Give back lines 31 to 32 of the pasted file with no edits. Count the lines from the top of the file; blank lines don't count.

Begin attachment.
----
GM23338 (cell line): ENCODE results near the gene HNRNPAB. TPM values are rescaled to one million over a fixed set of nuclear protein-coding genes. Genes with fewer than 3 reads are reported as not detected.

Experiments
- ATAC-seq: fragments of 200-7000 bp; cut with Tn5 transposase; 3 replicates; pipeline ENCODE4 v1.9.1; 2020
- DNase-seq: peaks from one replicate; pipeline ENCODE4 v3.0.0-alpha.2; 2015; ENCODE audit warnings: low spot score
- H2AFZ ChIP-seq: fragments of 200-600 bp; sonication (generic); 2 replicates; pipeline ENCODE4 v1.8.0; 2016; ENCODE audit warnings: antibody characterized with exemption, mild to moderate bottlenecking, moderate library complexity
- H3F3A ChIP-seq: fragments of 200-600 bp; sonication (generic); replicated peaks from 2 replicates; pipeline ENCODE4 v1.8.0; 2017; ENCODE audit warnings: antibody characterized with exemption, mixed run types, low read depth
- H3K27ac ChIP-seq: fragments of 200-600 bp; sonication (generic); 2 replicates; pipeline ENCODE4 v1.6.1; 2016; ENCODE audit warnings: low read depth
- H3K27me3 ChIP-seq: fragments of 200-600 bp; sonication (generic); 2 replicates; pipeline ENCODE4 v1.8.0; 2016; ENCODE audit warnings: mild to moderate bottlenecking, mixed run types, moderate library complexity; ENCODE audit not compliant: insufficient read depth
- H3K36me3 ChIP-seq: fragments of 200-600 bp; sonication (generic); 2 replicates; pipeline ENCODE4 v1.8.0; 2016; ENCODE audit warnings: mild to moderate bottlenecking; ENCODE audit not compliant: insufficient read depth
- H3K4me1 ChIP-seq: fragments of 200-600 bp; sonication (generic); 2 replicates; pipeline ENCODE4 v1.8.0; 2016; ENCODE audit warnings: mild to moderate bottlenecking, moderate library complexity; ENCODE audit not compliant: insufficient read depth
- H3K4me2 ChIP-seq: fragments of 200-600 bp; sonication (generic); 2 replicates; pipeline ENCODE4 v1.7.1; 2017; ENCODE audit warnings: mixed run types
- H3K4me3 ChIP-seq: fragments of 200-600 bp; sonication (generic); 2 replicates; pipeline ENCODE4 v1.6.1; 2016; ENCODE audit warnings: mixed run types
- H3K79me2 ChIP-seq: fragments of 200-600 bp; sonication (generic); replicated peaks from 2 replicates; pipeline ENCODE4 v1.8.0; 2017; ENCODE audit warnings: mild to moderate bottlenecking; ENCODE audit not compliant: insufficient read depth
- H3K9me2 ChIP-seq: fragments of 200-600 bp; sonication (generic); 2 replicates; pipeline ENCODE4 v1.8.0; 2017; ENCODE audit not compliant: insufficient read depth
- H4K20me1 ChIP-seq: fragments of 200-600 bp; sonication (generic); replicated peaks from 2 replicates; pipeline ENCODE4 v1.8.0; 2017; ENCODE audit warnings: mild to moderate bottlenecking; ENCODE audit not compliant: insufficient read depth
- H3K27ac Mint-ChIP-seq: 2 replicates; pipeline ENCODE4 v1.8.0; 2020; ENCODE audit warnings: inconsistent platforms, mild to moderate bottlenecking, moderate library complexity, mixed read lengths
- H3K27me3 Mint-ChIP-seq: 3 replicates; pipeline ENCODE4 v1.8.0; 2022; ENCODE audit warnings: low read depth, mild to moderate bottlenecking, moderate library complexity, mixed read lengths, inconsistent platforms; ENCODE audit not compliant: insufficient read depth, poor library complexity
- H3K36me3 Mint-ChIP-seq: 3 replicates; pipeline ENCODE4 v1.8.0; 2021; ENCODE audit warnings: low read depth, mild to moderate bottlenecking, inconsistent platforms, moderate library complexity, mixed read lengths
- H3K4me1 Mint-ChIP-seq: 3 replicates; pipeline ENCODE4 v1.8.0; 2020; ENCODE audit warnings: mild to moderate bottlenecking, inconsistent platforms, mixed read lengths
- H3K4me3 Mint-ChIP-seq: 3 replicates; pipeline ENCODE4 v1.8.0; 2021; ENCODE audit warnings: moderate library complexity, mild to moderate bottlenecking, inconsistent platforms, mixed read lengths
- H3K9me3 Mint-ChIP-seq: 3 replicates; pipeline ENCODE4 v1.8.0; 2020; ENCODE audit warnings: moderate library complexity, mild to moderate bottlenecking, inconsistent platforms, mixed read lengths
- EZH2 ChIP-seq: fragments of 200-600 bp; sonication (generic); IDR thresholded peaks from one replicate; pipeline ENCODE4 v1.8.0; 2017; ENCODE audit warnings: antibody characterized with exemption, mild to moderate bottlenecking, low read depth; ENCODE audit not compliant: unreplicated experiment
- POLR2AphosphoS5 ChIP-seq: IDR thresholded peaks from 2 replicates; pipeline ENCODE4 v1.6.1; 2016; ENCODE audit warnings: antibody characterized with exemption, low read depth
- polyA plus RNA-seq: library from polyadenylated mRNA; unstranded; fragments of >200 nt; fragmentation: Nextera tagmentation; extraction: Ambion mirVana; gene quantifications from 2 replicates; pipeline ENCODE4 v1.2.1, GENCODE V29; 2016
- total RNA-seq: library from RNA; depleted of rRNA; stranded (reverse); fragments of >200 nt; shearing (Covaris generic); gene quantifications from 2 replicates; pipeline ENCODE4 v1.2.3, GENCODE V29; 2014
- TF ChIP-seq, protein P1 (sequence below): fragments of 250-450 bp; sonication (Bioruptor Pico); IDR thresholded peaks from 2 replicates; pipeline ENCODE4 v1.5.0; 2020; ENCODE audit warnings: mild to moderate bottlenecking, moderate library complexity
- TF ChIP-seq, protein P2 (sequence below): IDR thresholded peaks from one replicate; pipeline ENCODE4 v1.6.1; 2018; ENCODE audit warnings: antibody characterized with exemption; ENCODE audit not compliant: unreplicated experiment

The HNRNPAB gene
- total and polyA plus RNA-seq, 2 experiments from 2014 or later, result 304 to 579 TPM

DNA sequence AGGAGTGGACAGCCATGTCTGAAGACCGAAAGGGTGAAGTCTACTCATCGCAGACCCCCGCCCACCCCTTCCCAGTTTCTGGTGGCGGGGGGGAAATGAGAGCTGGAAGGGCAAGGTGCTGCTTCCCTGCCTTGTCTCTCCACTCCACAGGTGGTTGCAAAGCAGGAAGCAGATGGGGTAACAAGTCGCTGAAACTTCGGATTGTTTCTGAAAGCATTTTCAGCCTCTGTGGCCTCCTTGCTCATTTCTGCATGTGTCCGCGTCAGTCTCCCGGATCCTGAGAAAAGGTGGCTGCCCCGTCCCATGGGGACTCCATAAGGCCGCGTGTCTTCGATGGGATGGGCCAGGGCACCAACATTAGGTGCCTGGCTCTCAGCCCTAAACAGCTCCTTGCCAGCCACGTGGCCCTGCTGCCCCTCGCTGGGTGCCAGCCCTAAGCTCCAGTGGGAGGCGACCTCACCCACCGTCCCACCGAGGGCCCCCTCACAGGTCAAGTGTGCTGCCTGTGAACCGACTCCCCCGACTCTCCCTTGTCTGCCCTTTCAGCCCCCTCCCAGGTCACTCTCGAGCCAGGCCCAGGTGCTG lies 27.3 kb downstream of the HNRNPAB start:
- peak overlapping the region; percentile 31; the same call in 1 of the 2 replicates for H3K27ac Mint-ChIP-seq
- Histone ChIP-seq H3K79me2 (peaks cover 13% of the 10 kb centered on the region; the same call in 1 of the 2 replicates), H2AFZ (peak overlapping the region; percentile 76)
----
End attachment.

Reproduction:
- peak overlapping the region; percentile 31; the same call in 1 of the 2 replicates for H3K27ac Mint-ChIP-seq
- Histone ChIP-seq H3K79me2 (peaks cover 13% of the 10 kb centered on the region; the same call in 1 of the 2 replicates), H2AFZ (peak overlapping the region; percentile 76)